When you're ready for the exchange be sure to reset CMOS after installing the new processor, that's the number one thing people fail to do and then have stability problems. Also check MSConfig...Boot tab...Advanced Options and make sure the check box beside Number of Processors is cleared. It sometimes get set to the number of the previous CPU's threads.

Heat is a concern as Ryzen is thermally sensitive...keeping the CPU cooler means it boosts higher and longer. So if you haven't yet, consider getting a really good cooler to reap it's fullest benefits. Also something to consider is good case ventilation with proper fans in front and top/rear to push cool air in and hot air out.
There is one last BIOS update that ASUS offered that I have not installed (don't fix what isn't broke) but the update for 2nd & 3rd gen Ryzen's is installed. It may not be a bad idea to go ahead & install that last update.

If I recall correctly, the 1st gen Ryzen CPU / MB combo were fussy about accepting RAM. What I was assured by online store to be fine had to be exchanged for RAM approved on the ASUS list.

The Ryzen 1700 is 8 core, 3900X is 12 so probably some changes in the BIOS Processor box.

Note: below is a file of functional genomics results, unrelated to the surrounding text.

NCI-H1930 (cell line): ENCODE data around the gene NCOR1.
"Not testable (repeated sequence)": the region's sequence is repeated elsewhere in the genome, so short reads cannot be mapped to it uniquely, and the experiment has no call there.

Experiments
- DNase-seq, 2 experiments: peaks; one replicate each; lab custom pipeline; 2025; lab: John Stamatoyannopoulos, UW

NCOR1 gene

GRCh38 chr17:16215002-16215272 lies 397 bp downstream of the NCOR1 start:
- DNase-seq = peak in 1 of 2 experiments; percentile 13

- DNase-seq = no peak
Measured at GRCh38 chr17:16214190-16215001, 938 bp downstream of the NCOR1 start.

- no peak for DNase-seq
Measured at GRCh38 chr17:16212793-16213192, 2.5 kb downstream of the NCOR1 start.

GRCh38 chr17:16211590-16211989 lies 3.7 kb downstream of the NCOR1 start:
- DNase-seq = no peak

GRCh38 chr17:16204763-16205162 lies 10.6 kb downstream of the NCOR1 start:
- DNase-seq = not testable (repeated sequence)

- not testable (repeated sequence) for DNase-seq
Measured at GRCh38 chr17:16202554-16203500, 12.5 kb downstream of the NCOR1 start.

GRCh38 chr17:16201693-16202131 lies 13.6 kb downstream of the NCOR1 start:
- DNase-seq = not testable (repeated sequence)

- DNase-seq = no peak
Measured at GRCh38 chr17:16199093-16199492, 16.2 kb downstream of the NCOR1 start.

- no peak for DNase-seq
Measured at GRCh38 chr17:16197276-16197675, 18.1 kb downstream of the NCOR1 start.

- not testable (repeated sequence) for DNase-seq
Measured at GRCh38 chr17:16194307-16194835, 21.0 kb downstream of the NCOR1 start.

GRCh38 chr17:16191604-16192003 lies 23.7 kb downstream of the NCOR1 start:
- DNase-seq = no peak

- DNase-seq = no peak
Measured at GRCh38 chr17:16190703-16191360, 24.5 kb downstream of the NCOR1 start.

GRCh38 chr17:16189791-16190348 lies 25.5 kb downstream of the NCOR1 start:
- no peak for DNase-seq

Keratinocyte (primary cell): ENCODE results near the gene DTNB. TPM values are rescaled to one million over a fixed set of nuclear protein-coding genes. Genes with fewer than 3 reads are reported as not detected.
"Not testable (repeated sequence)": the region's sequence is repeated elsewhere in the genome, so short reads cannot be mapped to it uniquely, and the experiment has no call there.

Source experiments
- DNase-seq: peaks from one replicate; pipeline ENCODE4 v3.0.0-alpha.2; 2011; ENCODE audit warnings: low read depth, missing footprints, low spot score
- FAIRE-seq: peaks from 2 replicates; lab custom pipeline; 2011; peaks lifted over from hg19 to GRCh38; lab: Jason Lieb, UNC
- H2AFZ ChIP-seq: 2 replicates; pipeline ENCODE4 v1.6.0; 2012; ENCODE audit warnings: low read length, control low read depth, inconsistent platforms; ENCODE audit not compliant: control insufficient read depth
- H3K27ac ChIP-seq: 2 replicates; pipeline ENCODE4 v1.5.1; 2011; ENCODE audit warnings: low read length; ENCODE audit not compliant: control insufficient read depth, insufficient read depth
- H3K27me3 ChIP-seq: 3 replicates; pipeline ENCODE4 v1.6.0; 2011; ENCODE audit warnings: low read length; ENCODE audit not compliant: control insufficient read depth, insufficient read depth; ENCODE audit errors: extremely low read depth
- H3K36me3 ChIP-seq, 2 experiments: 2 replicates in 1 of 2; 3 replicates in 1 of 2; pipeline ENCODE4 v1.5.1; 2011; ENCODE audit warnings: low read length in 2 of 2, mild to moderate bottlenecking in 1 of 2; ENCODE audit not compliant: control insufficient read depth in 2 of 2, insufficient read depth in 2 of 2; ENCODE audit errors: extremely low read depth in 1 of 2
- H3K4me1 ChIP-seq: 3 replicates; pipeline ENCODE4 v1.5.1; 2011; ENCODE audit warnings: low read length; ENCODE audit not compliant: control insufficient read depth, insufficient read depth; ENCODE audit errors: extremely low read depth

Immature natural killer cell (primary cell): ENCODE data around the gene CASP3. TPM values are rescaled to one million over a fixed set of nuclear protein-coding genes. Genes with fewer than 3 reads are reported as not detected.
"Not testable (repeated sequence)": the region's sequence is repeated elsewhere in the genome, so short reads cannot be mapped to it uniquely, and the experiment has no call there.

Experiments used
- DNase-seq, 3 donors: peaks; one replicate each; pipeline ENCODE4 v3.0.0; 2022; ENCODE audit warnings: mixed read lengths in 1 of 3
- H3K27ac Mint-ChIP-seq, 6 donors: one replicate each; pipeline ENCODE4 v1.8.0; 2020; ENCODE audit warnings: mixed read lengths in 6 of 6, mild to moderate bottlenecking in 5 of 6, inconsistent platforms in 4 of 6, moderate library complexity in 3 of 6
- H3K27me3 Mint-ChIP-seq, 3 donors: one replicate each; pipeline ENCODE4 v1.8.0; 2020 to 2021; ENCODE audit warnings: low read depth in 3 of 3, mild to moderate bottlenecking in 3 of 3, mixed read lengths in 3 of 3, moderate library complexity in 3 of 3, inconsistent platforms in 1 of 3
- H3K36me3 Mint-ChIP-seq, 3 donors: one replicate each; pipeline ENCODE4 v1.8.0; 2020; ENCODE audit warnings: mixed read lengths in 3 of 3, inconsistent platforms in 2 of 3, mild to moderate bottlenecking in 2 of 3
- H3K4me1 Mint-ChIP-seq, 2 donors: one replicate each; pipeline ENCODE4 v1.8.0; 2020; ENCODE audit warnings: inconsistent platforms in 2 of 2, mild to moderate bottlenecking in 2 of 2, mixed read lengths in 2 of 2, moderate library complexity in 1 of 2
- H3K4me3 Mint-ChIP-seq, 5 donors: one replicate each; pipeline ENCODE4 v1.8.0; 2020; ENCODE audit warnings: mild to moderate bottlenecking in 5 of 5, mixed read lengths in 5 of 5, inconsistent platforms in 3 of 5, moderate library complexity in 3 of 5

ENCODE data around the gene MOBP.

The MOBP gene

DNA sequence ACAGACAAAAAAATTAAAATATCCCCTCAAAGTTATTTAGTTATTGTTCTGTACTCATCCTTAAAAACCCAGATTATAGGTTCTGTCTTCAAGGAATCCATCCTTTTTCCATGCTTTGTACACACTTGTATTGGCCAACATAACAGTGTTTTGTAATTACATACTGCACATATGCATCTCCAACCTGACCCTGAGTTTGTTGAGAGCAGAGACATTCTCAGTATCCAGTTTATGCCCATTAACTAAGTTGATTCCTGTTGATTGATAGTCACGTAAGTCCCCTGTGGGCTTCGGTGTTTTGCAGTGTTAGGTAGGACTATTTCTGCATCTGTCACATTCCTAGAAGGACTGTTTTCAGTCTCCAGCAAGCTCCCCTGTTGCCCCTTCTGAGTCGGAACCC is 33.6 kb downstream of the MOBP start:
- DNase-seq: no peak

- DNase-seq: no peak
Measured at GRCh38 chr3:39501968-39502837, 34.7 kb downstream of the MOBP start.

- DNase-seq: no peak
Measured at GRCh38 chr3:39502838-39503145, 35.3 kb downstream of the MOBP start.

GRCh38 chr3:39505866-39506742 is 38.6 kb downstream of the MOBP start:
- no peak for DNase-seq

Will I need any of my passwords after resetting CMOS? And, will Microsoft need to be called because a detected change of hardware? I don't want to be surprised by not having that & other info.
 
There is one last BIOS update that ASUS offered that I have not installed (don't fix what isn't broke) but the update for 2nd & 3rd gen Ryzen's is installed. It may not be a bad idea to go ahead & install that last update.

If I recall correctly, the 1st gen Ryzen CPU / MB combo were fussy about accepting RAM. What I was assured by online store to be fine had to be exchanged for RAM approved on the ASUS list.

The Ryzen 1700 is 8 core, 3900X is 12 so probably some changes in the BIOS Processor box.

Will I need any of my passwords after resetting CMOS? And, will Microsoft need to be called because a detected change of hardware? I don't want to be surprised by not having that & other info.
I suggest updating to the latest BIOS. Reason has more to do with compatibility with upcoming Win11 but there could be more 'fixes' that improve memory compatibility and other things. Those memory QVL's are of more value when first buying RAM, but they're hardly exclusive. I would not have exchanged RAM until trying it with the new CPU and latest BIOS...unless there were also other benefits desired, like increasing capacity or higher speed RAM.